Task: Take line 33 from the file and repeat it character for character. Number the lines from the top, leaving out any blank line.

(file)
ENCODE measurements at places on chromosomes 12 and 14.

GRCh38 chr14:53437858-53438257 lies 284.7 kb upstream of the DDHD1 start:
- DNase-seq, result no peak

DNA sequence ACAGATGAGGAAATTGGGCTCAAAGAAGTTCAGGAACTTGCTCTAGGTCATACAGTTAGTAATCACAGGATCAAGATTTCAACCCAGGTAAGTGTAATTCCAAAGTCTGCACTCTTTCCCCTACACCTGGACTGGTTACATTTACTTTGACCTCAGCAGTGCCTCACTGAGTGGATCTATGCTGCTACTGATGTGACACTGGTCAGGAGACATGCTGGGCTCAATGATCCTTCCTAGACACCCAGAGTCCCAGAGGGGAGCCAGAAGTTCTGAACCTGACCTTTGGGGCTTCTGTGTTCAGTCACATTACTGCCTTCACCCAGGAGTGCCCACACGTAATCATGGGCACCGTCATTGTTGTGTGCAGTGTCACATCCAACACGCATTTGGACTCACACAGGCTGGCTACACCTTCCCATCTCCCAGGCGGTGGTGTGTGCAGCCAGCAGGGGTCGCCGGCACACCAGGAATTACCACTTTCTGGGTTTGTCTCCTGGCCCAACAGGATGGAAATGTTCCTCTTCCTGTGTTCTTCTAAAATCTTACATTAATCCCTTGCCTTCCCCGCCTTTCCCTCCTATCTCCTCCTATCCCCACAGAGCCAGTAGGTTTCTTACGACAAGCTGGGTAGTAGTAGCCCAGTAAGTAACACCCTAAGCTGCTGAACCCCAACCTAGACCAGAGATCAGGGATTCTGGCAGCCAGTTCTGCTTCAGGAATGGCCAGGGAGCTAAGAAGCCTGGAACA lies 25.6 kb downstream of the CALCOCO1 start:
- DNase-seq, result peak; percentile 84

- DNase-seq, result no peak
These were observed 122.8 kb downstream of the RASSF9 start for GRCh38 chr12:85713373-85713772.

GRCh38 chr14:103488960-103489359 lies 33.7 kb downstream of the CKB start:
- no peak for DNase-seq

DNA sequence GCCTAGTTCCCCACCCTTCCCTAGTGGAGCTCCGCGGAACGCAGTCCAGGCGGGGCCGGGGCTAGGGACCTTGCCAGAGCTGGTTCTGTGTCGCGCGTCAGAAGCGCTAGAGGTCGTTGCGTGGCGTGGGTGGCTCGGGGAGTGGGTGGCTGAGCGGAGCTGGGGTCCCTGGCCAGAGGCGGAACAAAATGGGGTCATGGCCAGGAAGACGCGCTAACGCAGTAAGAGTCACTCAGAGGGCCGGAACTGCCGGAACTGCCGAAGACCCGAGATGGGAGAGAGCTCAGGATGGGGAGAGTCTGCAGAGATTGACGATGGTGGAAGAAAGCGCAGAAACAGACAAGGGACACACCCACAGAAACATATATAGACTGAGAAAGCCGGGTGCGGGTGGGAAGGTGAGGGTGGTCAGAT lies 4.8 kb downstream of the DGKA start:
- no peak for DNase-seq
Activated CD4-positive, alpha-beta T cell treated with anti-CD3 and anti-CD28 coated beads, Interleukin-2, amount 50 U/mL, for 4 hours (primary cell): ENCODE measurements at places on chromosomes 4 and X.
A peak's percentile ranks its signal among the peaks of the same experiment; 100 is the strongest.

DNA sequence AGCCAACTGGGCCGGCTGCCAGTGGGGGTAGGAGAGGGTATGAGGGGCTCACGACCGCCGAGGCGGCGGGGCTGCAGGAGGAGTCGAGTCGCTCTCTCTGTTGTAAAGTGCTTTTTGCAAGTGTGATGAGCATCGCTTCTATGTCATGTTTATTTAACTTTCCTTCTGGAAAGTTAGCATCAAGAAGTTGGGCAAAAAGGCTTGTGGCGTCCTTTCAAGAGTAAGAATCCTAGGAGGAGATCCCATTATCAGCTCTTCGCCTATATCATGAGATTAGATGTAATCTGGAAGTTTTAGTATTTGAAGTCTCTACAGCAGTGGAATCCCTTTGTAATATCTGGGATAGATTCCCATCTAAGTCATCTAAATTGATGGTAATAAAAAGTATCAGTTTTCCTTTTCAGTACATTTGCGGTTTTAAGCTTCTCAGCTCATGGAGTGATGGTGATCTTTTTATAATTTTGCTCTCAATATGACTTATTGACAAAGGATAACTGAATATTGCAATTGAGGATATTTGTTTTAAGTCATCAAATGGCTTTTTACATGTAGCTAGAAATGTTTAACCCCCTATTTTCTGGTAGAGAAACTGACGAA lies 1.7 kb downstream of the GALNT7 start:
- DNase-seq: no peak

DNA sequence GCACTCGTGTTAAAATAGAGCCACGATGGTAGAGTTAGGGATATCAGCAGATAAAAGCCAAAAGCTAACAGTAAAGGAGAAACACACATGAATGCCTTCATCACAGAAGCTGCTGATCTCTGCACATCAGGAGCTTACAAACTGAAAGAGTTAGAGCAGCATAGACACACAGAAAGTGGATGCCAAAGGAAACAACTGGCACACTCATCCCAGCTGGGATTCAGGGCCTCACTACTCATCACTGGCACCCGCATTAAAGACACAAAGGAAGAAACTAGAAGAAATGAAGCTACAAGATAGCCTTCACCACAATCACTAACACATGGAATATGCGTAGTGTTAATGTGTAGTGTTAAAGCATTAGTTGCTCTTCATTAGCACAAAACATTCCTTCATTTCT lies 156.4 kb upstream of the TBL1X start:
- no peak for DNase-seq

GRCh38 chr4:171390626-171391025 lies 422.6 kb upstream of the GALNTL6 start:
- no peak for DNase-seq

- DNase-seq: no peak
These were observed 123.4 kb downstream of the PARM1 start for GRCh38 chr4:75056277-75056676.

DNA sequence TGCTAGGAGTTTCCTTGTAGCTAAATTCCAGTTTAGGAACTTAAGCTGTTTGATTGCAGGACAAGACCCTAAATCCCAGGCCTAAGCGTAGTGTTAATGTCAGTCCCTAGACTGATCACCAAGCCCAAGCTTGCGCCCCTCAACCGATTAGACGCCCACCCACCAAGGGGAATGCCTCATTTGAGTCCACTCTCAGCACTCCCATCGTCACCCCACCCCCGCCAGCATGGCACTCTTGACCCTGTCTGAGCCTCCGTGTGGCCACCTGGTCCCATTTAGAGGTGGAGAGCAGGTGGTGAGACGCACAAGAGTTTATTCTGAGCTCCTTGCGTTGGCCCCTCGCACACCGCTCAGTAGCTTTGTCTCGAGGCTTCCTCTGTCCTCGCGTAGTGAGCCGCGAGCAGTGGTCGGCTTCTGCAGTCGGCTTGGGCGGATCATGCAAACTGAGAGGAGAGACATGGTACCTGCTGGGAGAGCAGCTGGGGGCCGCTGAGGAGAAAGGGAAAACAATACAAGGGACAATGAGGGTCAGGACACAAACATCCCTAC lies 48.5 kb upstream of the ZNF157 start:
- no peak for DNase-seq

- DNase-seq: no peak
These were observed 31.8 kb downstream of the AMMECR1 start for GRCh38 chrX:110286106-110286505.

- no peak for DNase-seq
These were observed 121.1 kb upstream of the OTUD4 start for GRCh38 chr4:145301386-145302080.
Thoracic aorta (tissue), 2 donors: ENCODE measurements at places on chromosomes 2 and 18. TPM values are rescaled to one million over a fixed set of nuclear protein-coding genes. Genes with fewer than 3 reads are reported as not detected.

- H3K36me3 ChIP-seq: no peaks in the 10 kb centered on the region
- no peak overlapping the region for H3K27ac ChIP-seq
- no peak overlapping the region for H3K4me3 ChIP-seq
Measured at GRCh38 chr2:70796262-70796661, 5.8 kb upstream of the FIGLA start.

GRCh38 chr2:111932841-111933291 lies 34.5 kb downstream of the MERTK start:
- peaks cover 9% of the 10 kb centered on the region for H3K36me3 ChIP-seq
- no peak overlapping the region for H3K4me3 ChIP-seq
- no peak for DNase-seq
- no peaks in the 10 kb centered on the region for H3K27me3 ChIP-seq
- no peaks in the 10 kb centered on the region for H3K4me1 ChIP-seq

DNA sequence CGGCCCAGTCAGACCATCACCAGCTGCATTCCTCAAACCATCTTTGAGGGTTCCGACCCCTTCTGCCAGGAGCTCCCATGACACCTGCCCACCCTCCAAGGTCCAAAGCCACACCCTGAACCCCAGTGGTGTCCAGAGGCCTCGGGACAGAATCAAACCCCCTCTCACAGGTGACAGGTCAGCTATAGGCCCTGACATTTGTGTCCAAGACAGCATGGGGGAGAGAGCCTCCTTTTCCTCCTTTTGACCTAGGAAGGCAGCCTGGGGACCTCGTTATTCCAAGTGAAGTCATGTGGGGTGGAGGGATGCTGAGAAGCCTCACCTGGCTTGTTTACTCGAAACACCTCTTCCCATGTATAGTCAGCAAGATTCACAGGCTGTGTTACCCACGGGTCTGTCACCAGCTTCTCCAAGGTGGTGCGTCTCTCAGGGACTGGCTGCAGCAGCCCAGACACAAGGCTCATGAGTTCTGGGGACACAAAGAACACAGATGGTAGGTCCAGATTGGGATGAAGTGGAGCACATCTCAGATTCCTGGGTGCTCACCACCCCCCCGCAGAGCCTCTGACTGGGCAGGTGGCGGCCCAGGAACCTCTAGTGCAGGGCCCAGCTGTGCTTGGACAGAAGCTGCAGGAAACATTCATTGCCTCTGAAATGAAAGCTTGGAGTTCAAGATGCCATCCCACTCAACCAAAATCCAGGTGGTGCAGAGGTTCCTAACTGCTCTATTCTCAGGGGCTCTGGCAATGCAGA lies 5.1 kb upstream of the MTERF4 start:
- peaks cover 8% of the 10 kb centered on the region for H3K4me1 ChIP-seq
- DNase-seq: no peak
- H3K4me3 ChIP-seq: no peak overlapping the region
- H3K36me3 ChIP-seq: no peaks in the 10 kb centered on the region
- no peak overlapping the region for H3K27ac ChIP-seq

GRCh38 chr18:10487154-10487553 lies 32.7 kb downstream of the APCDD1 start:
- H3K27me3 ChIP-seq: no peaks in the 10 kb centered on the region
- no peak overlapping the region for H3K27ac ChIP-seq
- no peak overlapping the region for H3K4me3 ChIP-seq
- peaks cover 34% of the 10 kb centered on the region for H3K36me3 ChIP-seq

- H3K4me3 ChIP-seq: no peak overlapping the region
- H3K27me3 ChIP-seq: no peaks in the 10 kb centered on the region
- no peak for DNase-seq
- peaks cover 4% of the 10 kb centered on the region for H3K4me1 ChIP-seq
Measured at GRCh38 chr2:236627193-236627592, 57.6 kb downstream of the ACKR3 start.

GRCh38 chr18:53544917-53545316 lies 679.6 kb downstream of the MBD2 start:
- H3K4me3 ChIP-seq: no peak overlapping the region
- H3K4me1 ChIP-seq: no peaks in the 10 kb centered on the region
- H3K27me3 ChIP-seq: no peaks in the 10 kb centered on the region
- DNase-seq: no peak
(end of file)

GRCh38 chr2:111932841-111933291 lies 34.5 kb downstream of the MERTK start: